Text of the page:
Calceolaria Slipper FlowerThe calceolaria, also known as the slipper flower, is a genus of flowering plants in the family Calceolariaceae. The genus comprises about 500 species, which are distributed in temperate and subtropical regions of the world. The leaves are opposite or whorled, and the flowers are borne in racemes or panicles. The calyx is tubular and the corolla is slipper-shaped, with a spur at the base. The fruit is a capsule containing many small seeds.
The calceolaria has slipper-like flowers that can be either yellow, orange, or red in color. The flowers have a distinctive shape that makes them look like they are wearing slippers. The calceolaria is a relatively small plant, and it only grows to be about 12 inches tall. The calceolaria is typically found in mountainous regions of South America.
The calceolaria is a popular garden plant, and many cultivars have been developed for use in pots and borders. The plants are also used in floristry, and the flowers are often used in bouquets.They can be grown in a wide range of soils and climates and will tolerate some shade. However, they prefer full sun and well-drained soil. These plants are generally low-maintenance and are not susceptible to many pests or diseases.
When grown in optimal conditions, calceolaria plants will produce an abundance of flowers. Each flower stalk can bear up to 50 blooms. The flowers of these plants typically last for about two weeks. After flowering, the plant will produce seed pods that contain a large number of seeds.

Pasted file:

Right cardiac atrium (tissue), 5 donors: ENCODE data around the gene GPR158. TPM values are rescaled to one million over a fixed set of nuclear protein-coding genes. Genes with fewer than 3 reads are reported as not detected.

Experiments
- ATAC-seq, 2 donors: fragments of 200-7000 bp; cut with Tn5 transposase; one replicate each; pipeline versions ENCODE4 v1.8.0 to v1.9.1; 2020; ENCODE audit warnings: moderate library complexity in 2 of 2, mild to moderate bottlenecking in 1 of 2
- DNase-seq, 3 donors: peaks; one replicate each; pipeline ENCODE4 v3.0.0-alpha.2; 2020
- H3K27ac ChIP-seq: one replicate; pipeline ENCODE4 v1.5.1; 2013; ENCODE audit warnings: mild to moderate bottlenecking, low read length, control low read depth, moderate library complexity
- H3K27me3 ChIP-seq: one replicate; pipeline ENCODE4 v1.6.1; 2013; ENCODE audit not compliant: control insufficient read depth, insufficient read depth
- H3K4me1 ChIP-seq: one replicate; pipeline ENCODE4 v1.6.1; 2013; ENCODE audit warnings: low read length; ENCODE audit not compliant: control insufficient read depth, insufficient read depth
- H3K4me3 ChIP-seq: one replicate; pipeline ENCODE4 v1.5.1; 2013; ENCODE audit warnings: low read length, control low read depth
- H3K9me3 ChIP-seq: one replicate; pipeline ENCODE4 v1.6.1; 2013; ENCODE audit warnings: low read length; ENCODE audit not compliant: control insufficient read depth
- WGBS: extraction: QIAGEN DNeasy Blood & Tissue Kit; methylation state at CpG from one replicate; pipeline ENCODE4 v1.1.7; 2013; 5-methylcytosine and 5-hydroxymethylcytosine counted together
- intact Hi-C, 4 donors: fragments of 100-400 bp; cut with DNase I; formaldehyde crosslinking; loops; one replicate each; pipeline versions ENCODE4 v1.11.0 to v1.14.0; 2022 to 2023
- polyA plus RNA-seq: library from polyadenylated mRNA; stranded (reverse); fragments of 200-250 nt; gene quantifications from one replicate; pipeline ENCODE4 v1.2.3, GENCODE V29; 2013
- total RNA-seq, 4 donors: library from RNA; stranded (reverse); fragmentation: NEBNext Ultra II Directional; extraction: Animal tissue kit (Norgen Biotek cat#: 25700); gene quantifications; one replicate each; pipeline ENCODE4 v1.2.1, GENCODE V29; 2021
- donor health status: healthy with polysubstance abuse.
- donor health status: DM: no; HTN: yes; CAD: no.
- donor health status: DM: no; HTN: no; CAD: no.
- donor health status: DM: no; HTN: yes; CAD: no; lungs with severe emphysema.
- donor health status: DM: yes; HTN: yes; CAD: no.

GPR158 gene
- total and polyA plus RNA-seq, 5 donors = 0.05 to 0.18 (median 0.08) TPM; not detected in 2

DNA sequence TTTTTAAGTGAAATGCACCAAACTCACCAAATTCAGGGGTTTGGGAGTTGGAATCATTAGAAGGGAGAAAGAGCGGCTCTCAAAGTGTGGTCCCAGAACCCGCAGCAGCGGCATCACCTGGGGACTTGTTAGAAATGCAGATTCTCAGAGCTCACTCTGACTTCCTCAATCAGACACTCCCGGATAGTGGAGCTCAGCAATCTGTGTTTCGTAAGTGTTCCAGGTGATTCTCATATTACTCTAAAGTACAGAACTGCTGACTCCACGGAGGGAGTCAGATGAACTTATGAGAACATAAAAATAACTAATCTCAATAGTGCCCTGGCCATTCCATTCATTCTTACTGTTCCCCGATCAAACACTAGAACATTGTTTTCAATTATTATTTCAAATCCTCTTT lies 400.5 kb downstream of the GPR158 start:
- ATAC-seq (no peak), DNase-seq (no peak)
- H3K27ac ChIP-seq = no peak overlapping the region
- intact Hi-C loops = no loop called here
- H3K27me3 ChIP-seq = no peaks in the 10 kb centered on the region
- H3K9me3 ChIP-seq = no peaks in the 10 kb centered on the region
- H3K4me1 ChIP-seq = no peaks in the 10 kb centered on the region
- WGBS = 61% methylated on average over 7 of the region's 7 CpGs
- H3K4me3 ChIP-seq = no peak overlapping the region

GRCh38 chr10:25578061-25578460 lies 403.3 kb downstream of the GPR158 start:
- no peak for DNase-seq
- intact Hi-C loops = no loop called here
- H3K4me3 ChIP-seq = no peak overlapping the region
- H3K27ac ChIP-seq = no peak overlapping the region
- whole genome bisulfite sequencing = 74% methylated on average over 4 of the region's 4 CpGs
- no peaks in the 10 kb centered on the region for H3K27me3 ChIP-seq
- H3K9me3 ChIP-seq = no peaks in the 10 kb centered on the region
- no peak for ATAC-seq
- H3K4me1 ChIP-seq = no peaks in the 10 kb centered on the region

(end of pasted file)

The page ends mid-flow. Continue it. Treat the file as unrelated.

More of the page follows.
Calceolaria plants can be propagated by seed or division. When propagating by seed, it is best to sow the seeds in a warm location. Once the seedlings have emerged, they should be transplanted into individual pots. Calceolaria plants can also be divided in spring or fall. Each section of the plant should have at least two leaves. The divisions can then be transplanted to their desired location.
Calceolaria plants make excellent additions to flower gardens and can also be used in containers or as border plants. These plants are particularly well-suited for rock gardens. When grown in mass plantings, they can create a striking visual effect. Calceolaria plants can also be dried and used in floral arrangements.
Global calceolaria (slipper flower) production
Calceolaria's global production was 4.25 million tonnes in 2014, down from 4.37 million tonnes in 2013. The top five producing countries were China (1.64 million tonnes), India (858,000 tonnes), Mexico (521,000 tonnes), Peru (419,000 tonnes), and Argentina (345,000 tonnes). China's share of global production has been steadily increasing in recent years, while the shares of India and Mexico have been declining.
The top five importers of calceolaria in 2014 were the United States (967,000 tonnes), Germany (536,000 tonnes), the United Kingdom (512,000 tonnes), France (480,000 tonnes), and Italy (390,000 tonnes). The United States is the largest market for calceolaria, followed by Germany and the United Kingdom.
The global production of calceolaria has been declining in recent years. This is due to a number of factors, including declining demand in key markets such as the United States and Europe, as well as increasing competition from other flowers such as roses and lilies.